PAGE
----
28 WAYS TO TEACH NONVIOLENCE, KINDNESS, AND PEACEFULNESS TO CHILDREN
  1. EMBRACE YOUR ROLE AS A WISE AND KIND TEACHER FOR YOUR CHILDREN. In a very structured and supportive way, teach your children to systematically identify and solve problems. Be loving, patient, and optimistic with your children as you teach them to be the same way with themselves. Teach persistent and creative problem solving. Teach children self-discipline instead of disciplining them. Teach children to open their hearts, release fear, and try to feel other’s feelings when resolving interpersonal problems.

  2. PRACTICE RECOGNIZING, LABELING, AND COMPLIMENTING SPECIFIC INSTANCES OF KINDNESS AND COOPERATIVE PROBLEM-SOLVING in front of your children. Teach your children to do the same. You are teaching your children to notice and support what is wonderful.

  3. PRACTICE RECOGNIZING, LABELING, AND DISAPPROVING OF SPECIFIC INSTANCES OF VIOLENCE AND UNKINDNESS in front of your children. Teach children to do the same in a wide variety of contexts, such as while watching TV, observing peers at school and play, and observing parents and siblings at home. You are teaching your children to think with clarity and discernment (i.e. right versus wrong, wise vs. unwise, rational vs. irrational, appropriate vs. inappropriate).

  4. SHARE WITH YOUR CHILDREN AND THEIR CLASSMATES BOOKS such as the Chicken Soup for Little Souls series (Goodness Gorillas, Best Night Out with Dad, Never-Forgotten Doll), Katherine Scholes’s Peace Begins with You, Dan Millman’s Secret of the Peaceful Warrior, and The Big Book for Peace, which was created by over 30 well-known authors and illustrators of children’s books. Requests that your school library order books that convey strong messages of nonviolence, kindness, and peacefulness.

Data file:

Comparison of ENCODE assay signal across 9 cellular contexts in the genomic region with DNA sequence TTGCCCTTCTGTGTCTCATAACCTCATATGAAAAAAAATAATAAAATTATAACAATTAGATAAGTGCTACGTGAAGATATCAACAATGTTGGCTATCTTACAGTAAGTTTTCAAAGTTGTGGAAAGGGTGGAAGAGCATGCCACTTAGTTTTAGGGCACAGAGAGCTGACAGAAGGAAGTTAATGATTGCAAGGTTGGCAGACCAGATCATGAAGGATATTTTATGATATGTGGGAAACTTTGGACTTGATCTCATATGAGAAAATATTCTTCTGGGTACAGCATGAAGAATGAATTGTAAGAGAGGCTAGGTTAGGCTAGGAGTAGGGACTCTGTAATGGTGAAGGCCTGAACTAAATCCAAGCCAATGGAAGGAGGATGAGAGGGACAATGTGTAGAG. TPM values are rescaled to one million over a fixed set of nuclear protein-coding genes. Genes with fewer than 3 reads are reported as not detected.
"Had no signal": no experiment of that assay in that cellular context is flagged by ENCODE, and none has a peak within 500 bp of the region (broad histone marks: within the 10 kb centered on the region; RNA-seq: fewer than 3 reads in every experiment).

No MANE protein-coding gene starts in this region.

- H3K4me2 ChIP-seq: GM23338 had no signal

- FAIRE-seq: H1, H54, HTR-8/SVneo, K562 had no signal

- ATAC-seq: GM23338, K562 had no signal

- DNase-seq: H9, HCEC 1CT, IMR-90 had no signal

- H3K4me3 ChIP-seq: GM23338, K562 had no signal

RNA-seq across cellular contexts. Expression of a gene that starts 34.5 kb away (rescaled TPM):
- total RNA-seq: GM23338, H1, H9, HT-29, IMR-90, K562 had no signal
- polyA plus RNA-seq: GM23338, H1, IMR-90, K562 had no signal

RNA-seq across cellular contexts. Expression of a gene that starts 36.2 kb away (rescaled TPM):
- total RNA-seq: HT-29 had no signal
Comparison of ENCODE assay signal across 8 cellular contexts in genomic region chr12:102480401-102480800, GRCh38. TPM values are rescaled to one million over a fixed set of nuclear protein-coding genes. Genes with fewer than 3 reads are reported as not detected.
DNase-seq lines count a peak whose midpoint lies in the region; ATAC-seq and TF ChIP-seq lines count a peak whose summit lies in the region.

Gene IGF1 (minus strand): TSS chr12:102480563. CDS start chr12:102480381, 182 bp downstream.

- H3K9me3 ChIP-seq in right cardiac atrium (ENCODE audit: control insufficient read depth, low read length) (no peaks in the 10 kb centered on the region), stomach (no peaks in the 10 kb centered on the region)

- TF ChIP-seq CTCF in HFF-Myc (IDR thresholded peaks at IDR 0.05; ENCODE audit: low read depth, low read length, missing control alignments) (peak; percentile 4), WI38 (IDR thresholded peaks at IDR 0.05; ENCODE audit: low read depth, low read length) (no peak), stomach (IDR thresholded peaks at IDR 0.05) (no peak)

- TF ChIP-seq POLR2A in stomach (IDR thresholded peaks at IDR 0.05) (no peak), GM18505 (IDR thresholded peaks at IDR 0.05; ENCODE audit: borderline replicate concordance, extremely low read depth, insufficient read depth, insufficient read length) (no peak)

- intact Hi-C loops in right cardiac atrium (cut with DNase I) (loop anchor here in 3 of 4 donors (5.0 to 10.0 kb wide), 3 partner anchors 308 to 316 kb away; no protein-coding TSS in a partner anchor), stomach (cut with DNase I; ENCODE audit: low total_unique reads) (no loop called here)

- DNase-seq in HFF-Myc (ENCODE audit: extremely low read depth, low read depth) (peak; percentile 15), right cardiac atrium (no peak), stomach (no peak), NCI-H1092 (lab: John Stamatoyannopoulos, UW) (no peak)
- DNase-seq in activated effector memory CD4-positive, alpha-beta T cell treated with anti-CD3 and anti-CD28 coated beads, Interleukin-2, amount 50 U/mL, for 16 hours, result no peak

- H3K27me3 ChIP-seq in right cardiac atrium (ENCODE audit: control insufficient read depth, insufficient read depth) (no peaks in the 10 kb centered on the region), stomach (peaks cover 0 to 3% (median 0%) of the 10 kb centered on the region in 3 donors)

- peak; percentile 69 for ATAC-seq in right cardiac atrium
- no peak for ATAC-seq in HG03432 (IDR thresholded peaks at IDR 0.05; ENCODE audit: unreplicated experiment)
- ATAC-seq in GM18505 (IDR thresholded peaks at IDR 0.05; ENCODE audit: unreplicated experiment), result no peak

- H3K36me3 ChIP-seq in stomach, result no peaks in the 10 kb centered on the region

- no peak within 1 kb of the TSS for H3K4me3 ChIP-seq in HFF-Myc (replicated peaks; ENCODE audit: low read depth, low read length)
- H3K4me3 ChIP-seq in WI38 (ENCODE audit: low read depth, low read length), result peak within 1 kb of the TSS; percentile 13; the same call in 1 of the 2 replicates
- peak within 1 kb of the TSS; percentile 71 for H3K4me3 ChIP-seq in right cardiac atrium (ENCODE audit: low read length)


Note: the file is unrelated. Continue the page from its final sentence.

5. OVERRIDE THE "BOYS WILL BE BOYS" ADAGE THAT ALLOWS US TO NEGLECT OUR RESPONSIBILITY TO TEACH BOYS NONVIOLENCE. Fathers and men are needed to talk with boys in an attempt to diminish the violence-indoctrination and the association of destruction-power with masculinity. Men need to teach boys how to build the power of their intellect, intuition, capacity to nonviolently solve problems, and capacity to love.

  6. INVITE CHILDREN TO ADMIRE AND IDENTIFY WITH ROLE-MODELS FOR NONVIOLENCE such as Martin Luther King, Jr. and Mahatma Gandhi. Learn more about truly great examples of persons that exemplify nonviolence and love for humanity, and let your children know how much you yourself admire them. Have books about these great persons visible in your home so that both you and your children have daily reminders. At present, our society tends to admire and idolize persons with great athletic ability more than those of great character and great capacity to love and effect change in the world. Start to notice what types of idols you tend to discuss with your children, and make conscious decisions to idolize those that are helping to create a peaceful and loving world.

  7. PRACTICE RECOGNIZE, LABELING, AND DISAPPROVING OF THE RELATIVELY RECENT ASSOCIATION OF DESTRUCTION-POWER WITH FEMALE SEXUALITY (i.e. women dressed in sexy clothes with guns in hand). As a society, we’ve seriously erred by making violence ultra-appealing and we’re feeling the frightening consequences.

  8. OPEN YOUR CHILDREN’S HEARTS TO THE REALITY OF THE PHYSICAL AND EMOTIONAL SUFFERING CAUSED BY VIOLENCE. Unfortunately, there are limitless opportunities for sharing stories of deep pain caused by violence. Television and the movies portray fantasy-violence, or violence without apparent horrible effects.